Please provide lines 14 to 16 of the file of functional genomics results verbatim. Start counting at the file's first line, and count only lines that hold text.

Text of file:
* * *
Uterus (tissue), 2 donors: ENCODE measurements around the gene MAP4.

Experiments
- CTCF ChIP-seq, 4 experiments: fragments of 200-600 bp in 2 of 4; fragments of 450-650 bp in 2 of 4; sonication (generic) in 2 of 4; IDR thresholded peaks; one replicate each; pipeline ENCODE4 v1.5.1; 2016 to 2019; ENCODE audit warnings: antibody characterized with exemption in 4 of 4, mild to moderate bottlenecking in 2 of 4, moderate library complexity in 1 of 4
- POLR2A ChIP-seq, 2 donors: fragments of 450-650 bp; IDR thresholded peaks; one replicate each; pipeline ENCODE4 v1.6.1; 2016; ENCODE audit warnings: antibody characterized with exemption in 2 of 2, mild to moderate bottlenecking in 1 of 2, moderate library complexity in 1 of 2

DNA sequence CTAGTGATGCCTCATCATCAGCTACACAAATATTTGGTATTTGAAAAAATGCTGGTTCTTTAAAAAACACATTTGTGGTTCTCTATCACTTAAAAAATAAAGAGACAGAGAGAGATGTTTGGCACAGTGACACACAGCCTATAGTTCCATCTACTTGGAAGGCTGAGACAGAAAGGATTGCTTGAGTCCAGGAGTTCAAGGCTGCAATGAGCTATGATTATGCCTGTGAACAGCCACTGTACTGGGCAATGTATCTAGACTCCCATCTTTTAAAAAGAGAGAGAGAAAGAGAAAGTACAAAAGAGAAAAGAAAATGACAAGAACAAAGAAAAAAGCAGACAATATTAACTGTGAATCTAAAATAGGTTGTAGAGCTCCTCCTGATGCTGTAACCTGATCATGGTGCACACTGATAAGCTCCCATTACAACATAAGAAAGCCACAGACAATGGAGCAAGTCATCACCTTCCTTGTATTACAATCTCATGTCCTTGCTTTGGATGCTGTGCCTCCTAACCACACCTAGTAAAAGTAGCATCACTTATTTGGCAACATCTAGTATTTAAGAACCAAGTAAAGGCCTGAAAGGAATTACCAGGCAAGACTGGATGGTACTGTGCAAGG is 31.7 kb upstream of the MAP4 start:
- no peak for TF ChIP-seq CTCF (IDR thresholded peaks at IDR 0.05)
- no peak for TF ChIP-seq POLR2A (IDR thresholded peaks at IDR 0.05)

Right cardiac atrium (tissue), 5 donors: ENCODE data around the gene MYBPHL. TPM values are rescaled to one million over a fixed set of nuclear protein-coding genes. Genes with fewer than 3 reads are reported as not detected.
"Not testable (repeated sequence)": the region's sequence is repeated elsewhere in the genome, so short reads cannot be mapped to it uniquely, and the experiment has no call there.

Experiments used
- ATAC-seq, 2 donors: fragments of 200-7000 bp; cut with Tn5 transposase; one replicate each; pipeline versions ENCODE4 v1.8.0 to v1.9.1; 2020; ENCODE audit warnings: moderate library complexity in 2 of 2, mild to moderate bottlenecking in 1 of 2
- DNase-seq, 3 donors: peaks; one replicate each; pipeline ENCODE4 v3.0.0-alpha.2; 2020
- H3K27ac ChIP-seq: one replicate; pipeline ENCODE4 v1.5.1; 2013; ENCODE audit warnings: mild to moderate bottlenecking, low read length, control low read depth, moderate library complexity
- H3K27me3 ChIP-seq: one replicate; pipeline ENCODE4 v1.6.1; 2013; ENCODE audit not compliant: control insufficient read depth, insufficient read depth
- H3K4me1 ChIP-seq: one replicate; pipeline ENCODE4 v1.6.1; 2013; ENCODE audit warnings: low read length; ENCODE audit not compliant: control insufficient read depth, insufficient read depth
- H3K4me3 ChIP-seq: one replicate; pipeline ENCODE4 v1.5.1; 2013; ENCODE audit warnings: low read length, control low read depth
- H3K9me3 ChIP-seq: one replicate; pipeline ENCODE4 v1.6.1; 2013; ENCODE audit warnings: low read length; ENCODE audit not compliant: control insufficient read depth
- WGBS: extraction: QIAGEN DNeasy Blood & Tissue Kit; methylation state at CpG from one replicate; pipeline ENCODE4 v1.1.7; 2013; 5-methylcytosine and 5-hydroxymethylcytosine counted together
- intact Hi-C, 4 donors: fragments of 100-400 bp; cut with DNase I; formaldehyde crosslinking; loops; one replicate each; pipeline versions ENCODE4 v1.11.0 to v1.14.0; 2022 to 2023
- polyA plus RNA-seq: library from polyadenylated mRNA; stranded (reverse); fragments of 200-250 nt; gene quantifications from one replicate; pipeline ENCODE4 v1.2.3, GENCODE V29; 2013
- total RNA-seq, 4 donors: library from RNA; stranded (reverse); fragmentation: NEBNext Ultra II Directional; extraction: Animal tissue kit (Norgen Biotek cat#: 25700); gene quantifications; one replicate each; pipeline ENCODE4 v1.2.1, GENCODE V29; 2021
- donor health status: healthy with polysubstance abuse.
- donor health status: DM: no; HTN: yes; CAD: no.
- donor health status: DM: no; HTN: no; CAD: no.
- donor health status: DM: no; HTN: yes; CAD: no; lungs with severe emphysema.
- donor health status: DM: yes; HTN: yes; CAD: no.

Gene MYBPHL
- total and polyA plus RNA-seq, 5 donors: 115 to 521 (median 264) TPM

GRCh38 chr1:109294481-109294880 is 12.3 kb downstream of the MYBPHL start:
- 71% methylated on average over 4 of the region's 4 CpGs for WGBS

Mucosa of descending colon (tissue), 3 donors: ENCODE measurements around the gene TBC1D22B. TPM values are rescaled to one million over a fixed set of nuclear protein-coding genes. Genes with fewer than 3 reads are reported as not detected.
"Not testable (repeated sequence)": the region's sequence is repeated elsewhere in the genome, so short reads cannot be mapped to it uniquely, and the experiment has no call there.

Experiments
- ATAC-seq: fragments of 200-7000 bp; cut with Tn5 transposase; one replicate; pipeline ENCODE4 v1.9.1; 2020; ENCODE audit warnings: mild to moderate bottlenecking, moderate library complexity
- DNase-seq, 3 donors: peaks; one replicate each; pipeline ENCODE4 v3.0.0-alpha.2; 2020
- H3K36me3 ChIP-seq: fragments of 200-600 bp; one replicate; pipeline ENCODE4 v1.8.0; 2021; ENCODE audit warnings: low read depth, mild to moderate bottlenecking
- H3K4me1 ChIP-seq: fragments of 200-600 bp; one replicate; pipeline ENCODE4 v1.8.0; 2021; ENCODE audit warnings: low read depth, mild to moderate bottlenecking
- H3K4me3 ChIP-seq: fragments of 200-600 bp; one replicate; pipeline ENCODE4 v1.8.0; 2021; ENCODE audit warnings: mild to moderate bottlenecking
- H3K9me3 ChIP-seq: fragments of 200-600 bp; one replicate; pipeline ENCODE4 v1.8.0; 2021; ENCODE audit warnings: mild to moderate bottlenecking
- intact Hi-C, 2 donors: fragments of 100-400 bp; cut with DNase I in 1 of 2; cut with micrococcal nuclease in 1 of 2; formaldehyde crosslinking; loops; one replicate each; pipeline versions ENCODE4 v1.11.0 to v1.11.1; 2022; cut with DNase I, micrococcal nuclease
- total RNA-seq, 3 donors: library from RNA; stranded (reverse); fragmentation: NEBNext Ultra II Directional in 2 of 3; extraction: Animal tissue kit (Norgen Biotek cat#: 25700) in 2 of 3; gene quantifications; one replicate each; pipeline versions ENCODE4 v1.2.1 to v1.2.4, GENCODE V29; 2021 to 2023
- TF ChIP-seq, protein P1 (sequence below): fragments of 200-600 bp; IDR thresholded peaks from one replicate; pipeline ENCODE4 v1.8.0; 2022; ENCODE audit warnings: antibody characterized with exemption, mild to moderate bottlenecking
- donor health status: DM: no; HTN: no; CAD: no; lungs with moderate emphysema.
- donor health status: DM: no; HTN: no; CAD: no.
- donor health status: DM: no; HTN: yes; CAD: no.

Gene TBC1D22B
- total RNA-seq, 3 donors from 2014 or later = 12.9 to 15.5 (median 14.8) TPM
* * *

- H3K27me3 ChIP-seq: one replicate; pipeline ENCODE4 v1.6.1; 2013; ENCODE audit not compliant: control insufficient read depth, insufficient read depth
- H3K4me1 ChIP-seq: one replicate; pipeline ENCODE4 v1.6.1; 2013; ENCODE audit warnings: low read length; ENCODE audit not compliant: control insufficient read depth, insufficient read depth
- H3K4me3 ChIP-seq: one replicate; pipeline ENCODE4 v1.5.1; 2013; ENCODE audit warnings: low read length, control low read depth